Virtual Reality is hitting the headlines, but is it hurting your head?
Virtual reality (VR) is really taking off, with over 10 million sets being sold globally last year. But whether they’re sophisticated headsets or cardboard adapters for smartphones, they’ve become the focus of health concerns. The most obvious risk involves injuries caused by blundering into real objects while immersed in VR.
But there’s growing concern about more subtle health effects. Many people report headaches, eye strain, dizziness and nausea after using the headsets. Such symptoms are triggered by the VR illusion, which makes the eyes focus on objects apparently in the distance that are actually on a screen just centimetres away.
Known as vergence-accommodation conflict, this is now under investigation for its long-term effects, especially among children. A recent study by researchers at Leeds University found that just 20 minutes exposure to VR could affect the ability of some children to discern the distance to objects. There are also concerns that regular use of VR could accelerate the global epidemic of myopia – short-sightedness – which is predicted to affect one in three of the world’s population by 2020.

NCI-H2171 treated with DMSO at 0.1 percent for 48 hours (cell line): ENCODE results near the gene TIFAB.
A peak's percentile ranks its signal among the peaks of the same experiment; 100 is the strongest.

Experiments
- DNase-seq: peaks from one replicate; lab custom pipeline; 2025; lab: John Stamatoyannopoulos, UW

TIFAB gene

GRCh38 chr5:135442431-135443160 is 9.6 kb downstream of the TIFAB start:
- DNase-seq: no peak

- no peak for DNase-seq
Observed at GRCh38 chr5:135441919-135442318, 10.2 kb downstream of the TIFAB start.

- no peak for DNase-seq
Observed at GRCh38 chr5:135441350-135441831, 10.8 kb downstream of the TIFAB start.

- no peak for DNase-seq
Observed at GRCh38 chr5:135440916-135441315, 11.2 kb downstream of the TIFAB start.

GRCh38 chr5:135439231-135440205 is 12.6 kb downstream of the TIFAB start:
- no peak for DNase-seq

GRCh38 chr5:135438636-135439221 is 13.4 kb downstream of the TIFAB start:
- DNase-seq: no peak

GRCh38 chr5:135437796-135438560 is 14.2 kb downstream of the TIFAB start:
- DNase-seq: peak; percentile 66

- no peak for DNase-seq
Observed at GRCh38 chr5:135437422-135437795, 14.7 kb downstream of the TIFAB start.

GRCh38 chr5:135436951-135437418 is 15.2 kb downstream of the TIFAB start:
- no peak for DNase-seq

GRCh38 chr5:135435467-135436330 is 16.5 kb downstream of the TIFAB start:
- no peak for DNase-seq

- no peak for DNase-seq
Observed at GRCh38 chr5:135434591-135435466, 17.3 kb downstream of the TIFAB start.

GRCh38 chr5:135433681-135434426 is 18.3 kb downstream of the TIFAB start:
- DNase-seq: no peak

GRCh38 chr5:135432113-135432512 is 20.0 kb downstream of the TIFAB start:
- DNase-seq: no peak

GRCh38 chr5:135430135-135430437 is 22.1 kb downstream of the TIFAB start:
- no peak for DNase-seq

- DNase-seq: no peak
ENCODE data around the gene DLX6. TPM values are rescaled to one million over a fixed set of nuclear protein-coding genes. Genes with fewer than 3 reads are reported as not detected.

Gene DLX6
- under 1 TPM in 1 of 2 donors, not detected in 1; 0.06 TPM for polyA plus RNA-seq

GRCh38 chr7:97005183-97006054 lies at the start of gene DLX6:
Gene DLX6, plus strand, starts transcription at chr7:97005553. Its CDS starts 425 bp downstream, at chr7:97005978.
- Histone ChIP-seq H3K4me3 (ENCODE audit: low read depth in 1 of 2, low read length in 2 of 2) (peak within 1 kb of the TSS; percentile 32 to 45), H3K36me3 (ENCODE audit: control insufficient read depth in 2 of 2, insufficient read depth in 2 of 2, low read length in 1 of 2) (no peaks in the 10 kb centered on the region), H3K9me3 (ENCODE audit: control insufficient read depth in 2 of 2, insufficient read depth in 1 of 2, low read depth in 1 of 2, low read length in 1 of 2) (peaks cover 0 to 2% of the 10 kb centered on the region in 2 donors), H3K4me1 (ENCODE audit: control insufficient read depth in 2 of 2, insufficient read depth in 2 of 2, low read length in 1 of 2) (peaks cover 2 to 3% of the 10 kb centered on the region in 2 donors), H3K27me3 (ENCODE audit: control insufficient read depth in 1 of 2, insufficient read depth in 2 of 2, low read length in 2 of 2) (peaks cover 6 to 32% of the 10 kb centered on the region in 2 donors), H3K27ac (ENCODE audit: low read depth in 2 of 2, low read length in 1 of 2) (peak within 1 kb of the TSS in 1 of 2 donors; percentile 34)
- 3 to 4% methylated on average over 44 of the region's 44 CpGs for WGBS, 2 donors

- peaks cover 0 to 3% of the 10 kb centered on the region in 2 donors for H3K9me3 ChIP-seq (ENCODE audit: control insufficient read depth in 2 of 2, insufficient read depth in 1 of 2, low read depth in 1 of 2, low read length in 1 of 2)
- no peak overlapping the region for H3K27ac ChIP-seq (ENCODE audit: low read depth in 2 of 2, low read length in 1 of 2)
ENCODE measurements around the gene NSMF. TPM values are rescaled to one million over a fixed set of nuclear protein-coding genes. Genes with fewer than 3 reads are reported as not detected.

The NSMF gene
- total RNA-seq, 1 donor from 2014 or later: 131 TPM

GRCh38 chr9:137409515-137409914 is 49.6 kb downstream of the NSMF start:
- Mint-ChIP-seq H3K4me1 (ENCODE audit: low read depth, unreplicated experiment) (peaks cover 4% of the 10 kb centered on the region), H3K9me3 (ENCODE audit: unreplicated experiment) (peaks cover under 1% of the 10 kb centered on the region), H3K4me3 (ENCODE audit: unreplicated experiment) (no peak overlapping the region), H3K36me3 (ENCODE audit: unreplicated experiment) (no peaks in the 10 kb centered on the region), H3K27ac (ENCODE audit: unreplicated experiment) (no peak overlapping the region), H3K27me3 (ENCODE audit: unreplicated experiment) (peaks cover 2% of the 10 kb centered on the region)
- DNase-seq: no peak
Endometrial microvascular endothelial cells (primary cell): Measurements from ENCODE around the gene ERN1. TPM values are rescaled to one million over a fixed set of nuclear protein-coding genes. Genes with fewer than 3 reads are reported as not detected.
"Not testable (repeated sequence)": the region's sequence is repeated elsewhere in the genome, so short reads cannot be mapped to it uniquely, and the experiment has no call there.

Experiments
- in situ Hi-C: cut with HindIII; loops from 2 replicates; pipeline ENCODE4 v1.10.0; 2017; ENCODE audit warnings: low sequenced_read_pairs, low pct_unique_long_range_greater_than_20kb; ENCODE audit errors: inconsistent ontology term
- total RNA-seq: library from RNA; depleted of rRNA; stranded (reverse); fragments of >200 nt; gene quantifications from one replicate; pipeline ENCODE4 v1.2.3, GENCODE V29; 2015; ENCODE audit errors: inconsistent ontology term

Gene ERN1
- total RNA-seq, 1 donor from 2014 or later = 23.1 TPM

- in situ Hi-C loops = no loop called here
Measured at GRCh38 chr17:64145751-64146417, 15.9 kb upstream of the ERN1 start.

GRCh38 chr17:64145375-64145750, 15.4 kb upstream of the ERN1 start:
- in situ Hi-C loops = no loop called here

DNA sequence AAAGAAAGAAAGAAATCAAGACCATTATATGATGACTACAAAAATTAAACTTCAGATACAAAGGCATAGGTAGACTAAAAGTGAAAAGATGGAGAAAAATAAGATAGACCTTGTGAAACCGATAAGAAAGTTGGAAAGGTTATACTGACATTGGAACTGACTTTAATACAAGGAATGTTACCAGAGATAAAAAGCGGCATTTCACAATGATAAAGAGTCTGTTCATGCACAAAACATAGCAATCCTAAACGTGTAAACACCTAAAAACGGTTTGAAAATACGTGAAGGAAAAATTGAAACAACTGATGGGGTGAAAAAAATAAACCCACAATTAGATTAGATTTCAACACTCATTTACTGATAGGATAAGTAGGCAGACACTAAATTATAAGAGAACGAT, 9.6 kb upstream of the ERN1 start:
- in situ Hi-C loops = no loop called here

Manufacturers of VR headsets are racing to solve the problem as it potentially poses a major threat to the widespread adoption of the technology.